Having just concluded election season - always an extended and exciting time of year in Florida - we once again affirmed the value of voting in elections, and ensuring that every possible legitimate vote gets counted. But when it comes to kings and their kingdoms, there is no voting.
In Daniel's vision of "the Ancient of Days" (God) and then of "one like a son of man," we have an account that actually comes from the 2nd century BC, not 6th century BC Babylon in which it is set. Written only 150 (or so) years before Jesus' birth, it expresses the hope of God's people that God will intervene in human affairs to bring about the promised kingdom of justice and righteousness. Daniel reflects the apocalyptic tradition that the end is coming for the sinful ways of this world. The end time will be heralded by the arrival of a forerunner and then the deliverer. In Daniel's vision this is the "son of man," a title that Jesus uses to describe his cosmic role.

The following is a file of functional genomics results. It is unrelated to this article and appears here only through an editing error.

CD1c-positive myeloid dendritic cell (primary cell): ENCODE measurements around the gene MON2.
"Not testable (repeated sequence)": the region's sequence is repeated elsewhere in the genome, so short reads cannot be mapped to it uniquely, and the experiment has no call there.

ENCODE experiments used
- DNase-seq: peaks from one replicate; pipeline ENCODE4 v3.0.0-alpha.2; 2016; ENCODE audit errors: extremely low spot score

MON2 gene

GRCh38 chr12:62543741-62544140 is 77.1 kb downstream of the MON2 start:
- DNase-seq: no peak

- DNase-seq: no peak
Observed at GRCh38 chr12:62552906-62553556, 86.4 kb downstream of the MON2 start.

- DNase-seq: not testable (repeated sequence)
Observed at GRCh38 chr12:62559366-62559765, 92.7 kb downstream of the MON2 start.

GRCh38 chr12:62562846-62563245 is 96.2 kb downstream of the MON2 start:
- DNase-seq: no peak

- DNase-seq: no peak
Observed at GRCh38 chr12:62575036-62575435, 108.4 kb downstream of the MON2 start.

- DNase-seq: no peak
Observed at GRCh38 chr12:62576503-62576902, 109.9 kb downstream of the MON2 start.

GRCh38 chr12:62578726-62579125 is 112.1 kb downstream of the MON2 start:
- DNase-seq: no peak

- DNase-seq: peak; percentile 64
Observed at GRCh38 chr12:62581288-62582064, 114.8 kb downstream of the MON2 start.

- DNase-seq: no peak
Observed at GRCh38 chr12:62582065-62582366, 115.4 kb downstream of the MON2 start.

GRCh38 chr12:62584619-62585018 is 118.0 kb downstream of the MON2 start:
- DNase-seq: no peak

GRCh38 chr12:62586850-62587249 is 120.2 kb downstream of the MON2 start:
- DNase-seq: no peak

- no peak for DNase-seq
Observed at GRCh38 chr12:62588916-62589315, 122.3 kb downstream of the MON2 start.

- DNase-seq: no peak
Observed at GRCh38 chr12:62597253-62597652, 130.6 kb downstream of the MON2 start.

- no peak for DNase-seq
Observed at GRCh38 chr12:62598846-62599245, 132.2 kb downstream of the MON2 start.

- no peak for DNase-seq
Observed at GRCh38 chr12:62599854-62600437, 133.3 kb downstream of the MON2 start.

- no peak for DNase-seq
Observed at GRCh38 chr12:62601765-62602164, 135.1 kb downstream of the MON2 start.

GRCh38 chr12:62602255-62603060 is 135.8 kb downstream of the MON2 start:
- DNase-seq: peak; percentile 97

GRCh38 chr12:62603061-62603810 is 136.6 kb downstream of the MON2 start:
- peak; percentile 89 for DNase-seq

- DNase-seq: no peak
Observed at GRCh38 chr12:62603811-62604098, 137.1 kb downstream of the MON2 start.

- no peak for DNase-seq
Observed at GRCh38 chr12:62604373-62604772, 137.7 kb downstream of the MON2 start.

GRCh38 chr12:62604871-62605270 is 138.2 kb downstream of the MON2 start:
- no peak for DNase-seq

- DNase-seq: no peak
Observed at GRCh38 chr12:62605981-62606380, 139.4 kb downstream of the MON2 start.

As Jesus is brought by Jewish leaders (simply and inaccurately "the Jews" in John's gospel) before Roman procurator Pontius Pilate, it is in order for the order to be given for Jesus' execution. Only Romans could administer executions.
Pilate never quite understands who Jesus is, what his kingdom is all about, or even why the Jewish leaders are so upset and concerned about him that they seek the death penalty. Join in examining the back-and-forth between Pilate and Jesus. Do you understand Jesus and his Kingdom any better? Watch the sermon video below and see what you think.